Photo credit: photochem_PA
Nothing takes the fun out of summer like being swarmed by mosquitoes every time you walk out the door. These persistent pests seem to come out of nowhere and annoy, aggravate, and eat every human they encounter. Not only are mosquitoes annoying, but they also carry some pretty scary diseases. You can quickly wipe out these annoying critters with powerful chemical sprays and deterrents, but what are those noxious sprays leaving behind in the air that you breath and the surfaces you touch? If you’ve sworn off dangerous chemicals you don't have to suffer the mosquito’s whining wrath. You can deter them naturally with a few simple tricks.
The first and most important thing to remember about mosquito prevention is: NO STANDING WATER. It takes only 7-10 days and a tablespoon of water to hatch mosquito larvae. Do your best to eliminate standing water, drying up any wet spots in your yard and making sure that there is no stagnant water collecting in inconspicuous places. Even your gutters can harbor these pests, so be diligent. If you keep a bird bath or an outdoor fountain, make sure you change the water out every three days. This will prevent mosquito eggs from maturing into larvae.
But, no matter how hard you try, some mosquitoes will find your home and your patio. They are attracted to our breath, clothing and natural scents. If you’re living an urban or suburban farm lifestyle, there are a few additions to your homestead that can help keep the mosquito population at bay.
- Chickens and guinea hens are great at keeping flying insects -- specifically mosquitoes -- and ticks at bay.
- If you have a small pond or unchlorinated fountain, stock it with goldfish who will make tasty snacks of any mosquito larvae.
- Avoid using harsh pest killers around your home because some of those so-called pests -- dragonflies, beetles, snails, spiders, and frogs -- love to snack on mosquitoes. Plus those harmful pest control sprays have chemicals that you don’t want around your home anyway!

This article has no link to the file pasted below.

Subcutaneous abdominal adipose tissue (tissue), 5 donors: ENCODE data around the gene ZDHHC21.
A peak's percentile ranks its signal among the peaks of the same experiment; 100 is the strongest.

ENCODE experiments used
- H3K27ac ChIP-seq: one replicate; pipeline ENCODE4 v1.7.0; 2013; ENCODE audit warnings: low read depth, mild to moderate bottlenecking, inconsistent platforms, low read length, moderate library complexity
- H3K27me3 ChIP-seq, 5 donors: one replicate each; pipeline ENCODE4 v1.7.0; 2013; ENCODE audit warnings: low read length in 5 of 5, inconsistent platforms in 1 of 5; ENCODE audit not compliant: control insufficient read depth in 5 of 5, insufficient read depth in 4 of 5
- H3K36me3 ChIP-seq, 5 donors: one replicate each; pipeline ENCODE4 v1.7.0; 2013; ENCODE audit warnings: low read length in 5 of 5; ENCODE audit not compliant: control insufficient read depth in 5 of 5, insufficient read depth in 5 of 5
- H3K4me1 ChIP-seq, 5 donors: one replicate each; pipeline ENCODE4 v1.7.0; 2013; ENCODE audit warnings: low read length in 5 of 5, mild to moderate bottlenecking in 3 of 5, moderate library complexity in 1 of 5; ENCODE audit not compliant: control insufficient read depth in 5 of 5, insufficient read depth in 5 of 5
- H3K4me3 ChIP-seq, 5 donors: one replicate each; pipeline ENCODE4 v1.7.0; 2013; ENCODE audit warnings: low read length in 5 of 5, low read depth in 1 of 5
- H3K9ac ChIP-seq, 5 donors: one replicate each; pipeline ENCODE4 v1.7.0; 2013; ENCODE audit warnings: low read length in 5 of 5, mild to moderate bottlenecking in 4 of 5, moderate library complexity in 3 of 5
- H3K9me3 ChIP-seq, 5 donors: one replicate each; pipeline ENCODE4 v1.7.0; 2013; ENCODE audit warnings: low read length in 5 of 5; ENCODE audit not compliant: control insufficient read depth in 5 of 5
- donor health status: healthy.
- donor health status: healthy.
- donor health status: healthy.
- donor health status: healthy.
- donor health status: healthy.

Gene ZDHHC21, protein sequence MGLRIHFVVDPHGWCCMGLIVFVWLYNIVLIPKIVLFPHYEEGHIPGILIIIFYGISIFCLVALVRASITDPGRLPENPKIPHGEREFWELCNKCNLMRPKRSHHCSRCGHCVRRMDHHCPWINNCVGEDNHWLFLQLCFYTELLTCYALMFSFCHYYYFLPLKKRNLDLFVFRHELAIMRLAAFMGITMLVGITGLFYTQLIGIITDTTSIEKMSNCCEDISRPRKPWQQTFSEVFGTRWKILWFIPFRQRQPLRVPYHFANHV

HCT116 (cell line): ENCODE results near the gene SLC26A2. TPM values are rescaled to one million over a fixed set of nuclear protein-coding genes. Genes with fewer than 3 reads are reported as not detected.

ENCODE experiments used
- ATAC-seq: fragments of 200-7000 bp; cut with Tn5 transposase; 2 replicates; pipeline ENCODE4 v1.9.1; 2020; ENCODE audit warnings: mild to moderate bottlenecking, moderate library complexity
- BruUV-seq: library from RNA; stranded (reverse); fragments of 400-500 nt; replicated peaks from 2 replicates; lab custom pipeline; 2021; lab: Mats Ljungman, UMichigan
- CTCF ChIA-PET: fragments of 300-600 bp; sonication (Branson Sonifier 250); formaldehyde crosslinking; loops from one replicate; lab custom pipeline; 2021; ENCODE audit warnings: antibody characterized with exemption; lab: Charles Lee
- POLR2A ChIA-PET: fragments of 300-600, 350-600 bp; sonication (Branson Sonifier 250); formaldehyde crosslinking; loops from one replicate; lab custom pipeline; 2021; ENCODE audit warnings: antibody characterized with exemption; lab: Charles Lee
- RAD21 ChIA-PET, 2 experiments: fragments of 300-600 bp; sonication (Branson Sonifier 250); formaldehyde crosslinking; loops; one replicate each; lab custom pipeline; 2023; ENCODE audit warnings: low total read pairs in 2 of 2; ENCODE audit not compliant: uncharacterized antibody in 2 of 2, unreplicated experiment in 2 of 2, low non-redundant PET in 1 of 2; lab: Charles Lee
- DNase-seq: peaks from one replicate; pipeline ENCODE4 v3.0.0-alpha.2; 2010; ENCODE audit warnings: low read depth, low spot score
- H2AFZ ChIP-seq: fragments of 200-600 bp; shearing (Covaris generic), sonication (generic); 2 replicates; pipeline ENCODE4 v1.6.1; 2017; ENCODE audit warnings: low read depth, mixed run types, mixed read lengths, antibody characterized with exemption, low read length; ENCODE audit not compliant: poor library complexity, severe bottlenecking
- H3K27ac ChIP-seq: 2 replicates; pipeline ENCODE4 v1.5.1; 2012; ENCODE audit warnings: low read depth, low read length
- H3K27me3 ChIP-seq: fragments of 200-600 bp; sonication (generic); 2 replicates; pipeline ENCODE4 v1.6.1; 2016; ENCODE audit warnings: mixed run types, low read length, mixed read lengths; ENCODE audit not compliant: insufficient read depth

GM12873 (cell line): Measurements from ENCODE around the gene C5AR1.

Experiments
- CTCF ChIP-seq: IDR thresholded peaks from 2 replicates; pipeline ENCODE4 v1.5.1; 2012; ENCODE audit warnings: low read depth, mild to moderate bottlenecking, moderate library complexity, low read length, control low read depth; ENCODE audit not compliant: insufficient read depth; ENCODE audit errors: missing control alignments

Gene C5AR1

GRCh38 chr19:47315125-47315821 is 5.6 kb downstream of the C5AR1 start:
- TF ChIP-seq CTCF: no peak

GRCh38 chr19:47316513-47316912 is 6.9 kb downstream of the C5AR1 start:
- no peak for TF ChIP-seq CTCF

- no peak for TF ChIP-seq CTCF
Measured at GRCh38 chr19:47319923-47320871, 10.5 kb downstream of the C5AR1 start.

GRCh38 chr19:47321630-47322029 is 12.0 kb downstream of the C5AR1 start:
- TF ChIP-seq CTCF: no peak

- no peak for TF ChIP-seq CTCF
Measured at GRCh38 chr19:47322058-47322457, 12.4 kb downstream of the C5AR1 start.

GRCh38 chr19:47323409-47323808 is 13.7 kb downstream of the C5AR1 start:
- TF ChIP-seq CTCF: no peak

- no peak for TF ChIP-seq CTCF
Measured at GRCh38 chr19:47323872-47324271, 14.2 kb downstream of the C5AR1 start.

If you lack the urban or suburban farm space, there’s no reason your porch or patio should be plagued by mosquitoes either. There are some simple solutions you can use to keep your outdoor living spaces buzz and bite free.
- Plant a pot or two of lemon balm. It contains natural mosquito-repelling fragrances. You can also plant marigolds and catnip as a natural mosquito deterrent. If you can find the tree and shrub varieties of these plants (as well as tulsi and neem), they make for great long-term solutions.
- A small dish with a few drops of dish soap will keep the mosquitoes busy. Place the dish at a good distance from you, and they should flock to it instead.
- Place a glass of beer on your patio, and the mosquitoes will be drawn to it instead of you and your guests. Of course, this doesn’t work if you are also drinking beer.
- Grilling out? Place a sprig or two of sage or rosemary on the grill as you cook, and the mosquitoes will flee from the fragrant scent.
Chances are, despite all of your efforts, you’ll likely end up with a bite or two this summer. And nothing is more irritating and itchy than those little red bumps. The most important thing to remember is the hardest to do: DON’T ITCH! Itching the bites can create microscopic cuts in your skin, allowing germs and bacteria to create an infection. Instead of itching, try these remedies:
- Apply a cold pack. The cold temperature will block the nerve that is telling your brain to itch.
- Apply tea tree oil. This essential oil has anti-inflammatory properties which cut down on the swelling and the itch. You can also use basil or mint essential oils for a similar result.
- Make a paste of baking soda and water and apply to the itch (this also works for bee stings). This should help the swelling.
- Kick your baking soda paste up a notch by adding witch hazel instead of water. This will double the anti-inflammatory powers and help relieve the itching.
- Mix equal parts skim milk and water and soak a handkerchief in the solution. Apply gently to the affected areas for a reduction in swelling and itching. Try this on your summertime sunburns as well.
- When all else fails, try aloe vera. It works on sunburns, and it works great on bites, too!
What other tips and remedies do you have to share?